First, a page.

The problem with battery electric and fuel cell cars is gasoline. Petrol is genuinely a superior fuel, at least in terms of energy. It has so much energy per gallon, 116,000 btu/gal, that we can use it in an engine whose theoretical maximum efficiency is only 37%. That means that with all the gizmos a modern gasoline powered internal combustion engine has that increase fuel economy, still two thirds or more of the energy in the fuel is being turned into unusable heat, not motive force.
Even with all that waste it still is a more practical powerplant than using batteries or other alternatives. It’s long occurred to me that in addition to improving the efficiency of the engine itself, recovering energy from that waste heat might be a productive way of improving the overall efficiency of the car. Porsche is returning to international endurance sports car racing this year with the 919 that they plan on racing at LeMans, and as part of its hybrid system it incorporates a device that in fact generates electricity from the heat in the exhaust, recovering energy from what would normally be waste heat.
Porsche isn’t the first car company to look into recovering waste heat. In 2005 BMW announced their “TurboSteamer” test bed concept that they said gave 10-15% improvements in fuel economy and power. The TurboSteamer integrated a series of sophisticated (and probably very expensive) heat exchangers into the exhaust and cooling systems to power a two stage Rankin cycle engine that assisted the internal combustion engine. A second generation TurboSteamer was announced in 2011. By then BMW had succeeded in miniaturizing the components enough to fit in the standard packaging of a 5 Series sedan.
One difference between turbochargers and superchargers is that superchargers are mechanically driven by the engine while turbos’ turbines are driven by the pressure and heat energy in the waste gases that are the product of combustion. For that reason, turbocharged engines have greater thermal efficiency than normally aspirated motors. The Porsche 919’s hybrid drive puts a new spin on recovering energy from exhaust gases with turbine devices. The 919’s V4 engine does have a conventional exhaust driven turbocharger, but it has another exhaust driven device that’s part of the race car’s hybrid drive. The 919 is a through-the-road 4WD hybrid. In other words, it has gasoline power driving the rear axle and electric power that can power the front axle on demand. The batteries for the electric motor are charged by two different systems. One is Porsche’s “conventional” KERS-like system that’s used in the 918 Spyder supercar which is essentially a regenerative braking setup. Porsche’s describes the other source of electrons as “a system that recovers thermal energy from exhaust gases via an electric generator driven by the exhaust gas stream.”
What that sounds like is that instead of driving an impeller that pressurizes the fuel/air charge, as a conventional turbocharger does, Porsche’s “fundamentally new” device is an exhaust gas driven turbine that spins a generator. In a sense it’s a reversed setup for an electrically driven supercharger. Instead of a belt drive running off the engine, an electrically driven supercharger uses an electric motor to pressurize the induction. Porsche apparently did the equivalent of flipping one of those around and mounting it on the exhaust system.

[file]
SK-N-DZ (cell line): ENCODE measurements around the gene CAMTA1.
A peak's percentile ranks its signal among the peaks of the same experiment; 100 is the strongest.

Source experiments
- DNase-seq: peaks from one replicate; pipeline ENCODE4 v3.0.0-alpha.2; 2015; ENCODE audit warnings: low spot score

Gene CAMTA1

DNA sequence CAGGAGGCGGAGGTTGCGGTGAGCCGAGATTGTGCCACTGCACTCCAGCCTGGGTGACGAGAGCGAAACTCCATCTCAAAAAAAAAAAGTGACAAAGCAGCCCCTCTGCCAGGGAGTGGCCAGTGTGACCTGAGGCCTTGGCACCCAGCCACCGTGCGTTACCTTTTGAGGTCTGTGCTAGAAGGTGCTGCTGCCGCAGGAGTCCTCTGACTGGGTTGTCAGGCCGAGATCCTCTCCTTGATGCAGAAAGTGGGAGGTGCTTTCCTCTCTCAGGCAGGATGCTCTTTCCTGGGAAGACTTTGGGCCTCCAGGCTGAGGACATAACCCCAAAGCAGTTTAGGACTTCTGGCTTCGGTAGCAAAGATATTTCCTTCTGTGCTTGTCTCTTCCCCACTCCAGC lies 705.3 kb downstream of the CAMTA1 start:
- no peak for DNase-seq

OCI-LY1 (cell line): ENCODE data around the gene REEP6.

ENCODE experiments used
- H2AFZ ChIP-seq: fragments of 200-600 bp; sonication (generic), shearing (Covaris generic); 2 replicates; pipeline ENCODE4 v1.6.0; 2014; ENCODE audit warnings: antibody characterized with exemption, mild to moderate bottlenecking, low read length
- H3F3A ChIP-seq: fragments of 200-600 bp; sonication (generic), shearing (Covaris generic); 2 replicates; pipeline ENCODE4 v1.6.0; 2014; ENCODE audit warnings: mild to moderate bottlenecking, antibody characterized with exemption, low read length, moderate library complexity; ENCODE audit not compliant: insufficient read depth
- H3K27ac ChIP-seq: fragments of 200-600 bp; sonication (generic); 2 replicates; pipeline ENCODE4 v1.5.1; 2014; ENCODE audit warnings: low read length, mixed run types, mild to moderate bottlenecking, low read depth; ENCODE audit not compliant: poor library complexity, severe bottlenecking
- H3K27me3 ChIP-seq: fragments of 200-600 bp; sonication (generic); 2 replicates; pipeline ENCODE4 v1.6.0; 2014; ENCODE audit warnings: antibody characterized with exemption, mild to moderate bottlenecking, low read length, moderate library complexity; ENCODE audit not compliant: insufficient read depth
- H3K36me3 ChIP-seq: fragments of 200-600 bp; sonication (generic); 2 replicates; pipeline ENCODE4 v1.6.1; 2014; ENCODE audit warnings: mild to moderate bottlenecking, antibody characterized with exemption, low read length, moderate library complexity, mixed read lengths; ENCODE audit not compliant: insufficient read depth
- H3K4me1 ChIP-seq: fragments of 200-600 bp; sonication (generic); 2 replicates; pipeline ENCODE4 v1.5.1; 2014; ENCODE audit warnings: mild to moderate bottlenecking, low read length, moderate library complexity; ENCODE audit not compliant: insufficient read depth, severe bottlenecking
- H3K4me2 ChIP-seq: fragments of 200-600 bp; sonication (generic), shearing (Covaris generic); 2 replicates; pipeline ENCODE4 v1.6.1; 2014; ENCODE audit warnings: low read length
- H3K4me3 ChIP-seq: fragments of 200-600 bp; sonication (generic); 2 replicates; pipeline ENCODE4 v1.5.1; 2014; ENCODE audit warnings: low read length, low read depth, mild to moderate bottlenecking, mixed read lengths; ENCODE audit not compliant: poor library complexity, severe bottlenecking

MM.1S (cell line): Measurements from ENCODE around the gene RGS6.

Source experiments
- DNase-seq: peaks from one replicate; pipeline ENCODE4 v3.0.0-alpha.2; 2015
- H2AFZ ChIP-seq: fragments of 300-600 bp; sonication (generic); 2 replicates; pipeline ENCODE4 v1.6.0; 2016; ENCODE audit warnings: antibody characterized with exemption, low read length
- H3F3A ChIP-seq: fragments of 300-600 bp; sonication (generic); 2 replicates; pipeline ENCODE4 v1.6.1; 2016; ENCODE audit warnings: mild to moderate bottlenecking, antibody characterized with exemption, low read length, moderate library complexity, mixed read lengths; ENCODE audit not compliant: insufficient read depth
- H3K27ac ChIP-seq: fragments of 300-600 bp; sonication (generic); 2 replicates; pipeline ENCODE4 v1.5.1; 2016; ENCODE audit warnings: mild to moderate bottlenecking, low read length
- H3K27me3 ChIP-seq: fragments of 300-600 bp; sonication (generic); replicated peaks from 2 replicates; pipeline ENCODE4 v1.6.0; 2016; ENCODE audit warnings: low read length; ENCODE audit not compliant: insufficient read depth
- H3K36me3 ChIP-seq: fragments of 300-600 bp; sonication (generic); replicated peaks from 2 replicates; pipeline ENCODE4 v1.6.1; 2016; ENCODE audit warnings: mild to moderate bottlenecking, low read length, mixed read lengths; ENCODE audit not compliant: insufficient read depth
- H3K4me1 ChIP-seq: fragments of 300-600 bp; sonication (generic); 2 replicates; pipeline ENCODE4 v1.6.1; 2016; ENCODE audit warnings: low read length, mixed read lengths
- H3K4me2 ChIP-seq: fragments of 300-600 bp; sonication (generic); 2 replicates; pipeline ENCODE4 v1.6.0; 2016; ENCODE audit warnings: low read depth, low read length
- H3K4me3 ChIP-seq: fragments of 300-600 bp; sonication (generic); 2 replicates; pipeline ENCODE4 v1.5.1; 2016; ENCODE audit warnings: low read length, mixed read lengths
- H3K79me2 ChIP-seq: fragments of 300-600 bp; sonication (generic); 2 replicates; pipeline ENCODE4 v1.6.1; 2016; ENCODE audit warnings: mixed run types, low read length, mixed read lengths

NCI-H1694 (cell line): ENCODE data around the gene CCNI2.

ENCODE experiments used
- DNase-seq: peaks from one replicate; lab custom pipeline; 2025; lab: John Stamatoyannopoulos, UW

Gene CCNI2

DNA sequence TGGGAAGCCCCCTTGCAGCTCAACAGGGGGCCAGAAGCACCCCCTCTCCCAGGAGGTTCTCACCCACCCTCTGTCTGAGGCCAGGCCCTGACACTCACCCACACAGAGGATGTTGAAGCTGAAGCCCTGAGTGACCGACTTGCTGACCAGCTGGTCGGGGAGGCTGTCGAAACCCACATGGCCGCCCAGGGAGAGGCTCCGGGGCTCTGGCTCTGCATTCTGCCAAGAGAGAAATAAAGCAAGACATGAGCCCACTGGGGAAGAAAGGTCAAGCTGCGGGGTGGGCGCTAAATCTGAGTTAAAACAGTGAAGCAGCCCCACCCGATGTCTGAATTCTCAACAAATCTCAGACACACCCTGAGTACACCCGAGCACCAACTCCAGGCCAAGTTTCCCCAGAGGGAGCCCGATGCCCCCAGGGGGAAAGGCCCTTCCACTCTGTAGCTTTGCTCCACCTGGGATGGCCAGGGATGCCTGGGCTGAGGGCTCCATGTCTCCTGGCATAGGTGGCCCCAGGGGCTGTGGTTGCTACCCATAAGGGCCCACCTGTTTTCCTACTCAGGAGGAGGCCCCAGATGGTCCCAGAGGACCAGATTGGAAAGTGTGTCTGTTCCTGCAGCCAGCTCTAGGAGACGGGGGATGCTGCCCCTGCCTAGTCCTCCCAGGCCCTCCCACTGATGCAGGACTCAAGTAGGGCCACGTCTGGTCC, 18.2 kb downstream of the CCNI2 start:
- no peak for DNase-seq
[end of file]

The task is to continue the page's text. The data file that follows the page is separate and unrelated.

We’ll probably seem more efforts, for both racing and road cars, to turn that 63% or more of the energy that’s currently waste heat into usable power. Turbocharging guru Gale Banks, who knows a thing or two about using waste heat energy, recently said on The Smoking Tire’s podcast that he was hopeful that engine waste heat could be recovered by large scale Peltier devices. Peltier devices are what heat and cool your drink in heated and cooled cupholders. They’re very interesting electronic heat exchangers. If you apply DC voltage, one side will heat relative to ambient temperature and the other side will cool. Reverse the polarity and hot and cold change sides. Fortunately, like piezoelectric devices, the entire process is reversible. If you make one side of a Peltier device hot and the other side cold, it will start generating electricity, something called the Seebeck effect. The term Thermo Electric Generator, or TEG, has been coined for devices that use the thermoelectric effect to make power.
Banks hope may actually see the light of day. Purdue professor Xianfan Xu is indeed heading a research team that is developing large scale Peltier devices designed to work with the temperature differentials one finds in a typical car engine and exhaust. BMW is also working on TEGs in addition to their work on the TurboSteamer concept.
Porsche isn’t saying just how many kilowatts their exhaust driven generator puts out, but it’s safe to assume that the power it harvests is worth the weight it adds to the race car or it wouldn’t be there. Race cars may use technologies that are not yet economically practical, but the engineers who design and build them aren’t going to use something that is a net energy loss.
Ronnie Schreiber edits Cars In Depth, a realistic perspective on cars & car culture and the original 3D car site. If you found this post worthwhile, you can get a parallax view at Cars In Depth. If the 3D thing freaks you out, don’t worry, all the photo and video players in use at the site have mono options. Thanks for reading – RJS